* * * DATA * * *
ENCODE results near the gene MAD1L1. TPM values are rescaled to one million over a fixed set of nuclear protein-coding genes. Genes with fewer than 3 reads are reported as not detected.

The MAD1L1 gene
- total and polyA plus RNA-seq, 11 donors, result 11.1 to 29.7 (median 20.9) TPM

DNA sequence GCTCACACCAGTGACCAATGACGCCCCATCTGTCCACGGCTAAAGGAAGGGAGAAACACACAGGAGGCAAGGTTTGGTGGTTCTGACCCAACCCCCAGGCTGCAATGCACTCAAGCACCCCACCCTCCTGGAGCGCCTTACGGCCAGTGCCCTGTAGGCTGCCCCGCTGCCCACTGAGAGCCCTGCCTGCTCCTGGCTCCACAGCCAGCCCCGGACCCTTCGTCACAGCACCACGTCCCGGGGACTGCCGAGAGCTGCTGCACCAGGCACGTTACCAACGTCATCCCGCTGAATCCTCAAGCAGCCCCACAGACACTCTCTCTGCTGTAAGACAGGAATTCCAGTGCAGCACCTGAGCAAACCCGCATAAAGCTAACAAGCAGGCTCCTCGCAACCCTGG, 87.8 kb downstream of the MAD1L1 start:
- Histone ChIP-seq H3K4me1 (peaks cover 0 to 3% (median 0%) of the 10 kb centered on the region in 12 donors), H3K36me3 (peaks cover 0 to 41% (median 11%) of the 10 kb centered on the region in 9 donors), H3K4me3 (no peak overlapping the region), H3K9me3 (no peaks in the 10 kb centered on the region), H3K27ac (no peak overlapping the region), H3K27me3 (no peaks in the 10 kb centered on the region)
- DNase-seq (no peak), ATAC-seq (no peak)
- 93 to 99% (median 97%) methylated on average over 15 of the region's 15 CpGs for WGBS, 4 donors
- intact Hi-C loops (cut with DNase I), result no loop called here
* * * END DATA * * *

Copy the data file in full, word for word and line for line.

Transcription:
ENCODE results near the gene MAD1L1. TPM values are rescaled to one million over a fixed set of nuclear protein-coding genes. Genes with fewer than 3 reads are reported as not detected.

The MAD1L1 gene
- total and polyA plus RNA-seq, 11 donors, result 11.1 to 29.7 (median 20.9) TPM

DNA sequence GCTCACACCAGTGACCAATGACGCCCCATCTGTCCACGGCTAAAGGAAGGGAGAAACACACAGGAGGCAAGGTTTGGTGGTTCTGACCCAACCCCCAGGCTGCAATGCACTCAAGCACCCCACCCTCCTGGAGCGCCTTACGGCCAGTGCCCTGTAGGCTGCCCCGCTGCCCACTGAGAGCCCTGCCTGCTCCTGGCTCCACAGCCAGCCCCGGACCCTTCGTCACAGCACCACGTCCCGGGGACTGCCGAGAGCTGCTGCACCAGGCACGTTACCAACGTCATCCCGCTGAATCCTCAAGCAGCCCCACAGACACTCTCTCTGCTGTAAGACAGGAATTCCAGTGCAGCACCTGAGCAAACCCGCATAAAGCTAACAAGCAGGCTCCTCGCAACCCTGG, 87.8 kb downstream of the MAD1L1 start:
- Histone ChIP-seq H3K4me1 (peaks cover 0 to 3% (median 0%) of the 10 kb centered on the region in 12 donors), H3K36me3 (peaks cover 0 to 41% (median 11%) of the 10 kb centered on the region in 9 donors), H3K4me3 (no peak overlapping the region), H3K9me3 (no peaks in the 10 kb centered on the region), H3K27ac (no peak overlapping the region), H3K27me3 (no peaks in the 10 kb centered on the region)
- DNase-seq (no peak), ATAC-seq (no peak)
- 93 to 99% (median 97%) methylated on average over 15 of the region's 15 CpGs for WGBS, 4 donors
- intact Hi-C loops (cut with DNase I), result no loop called here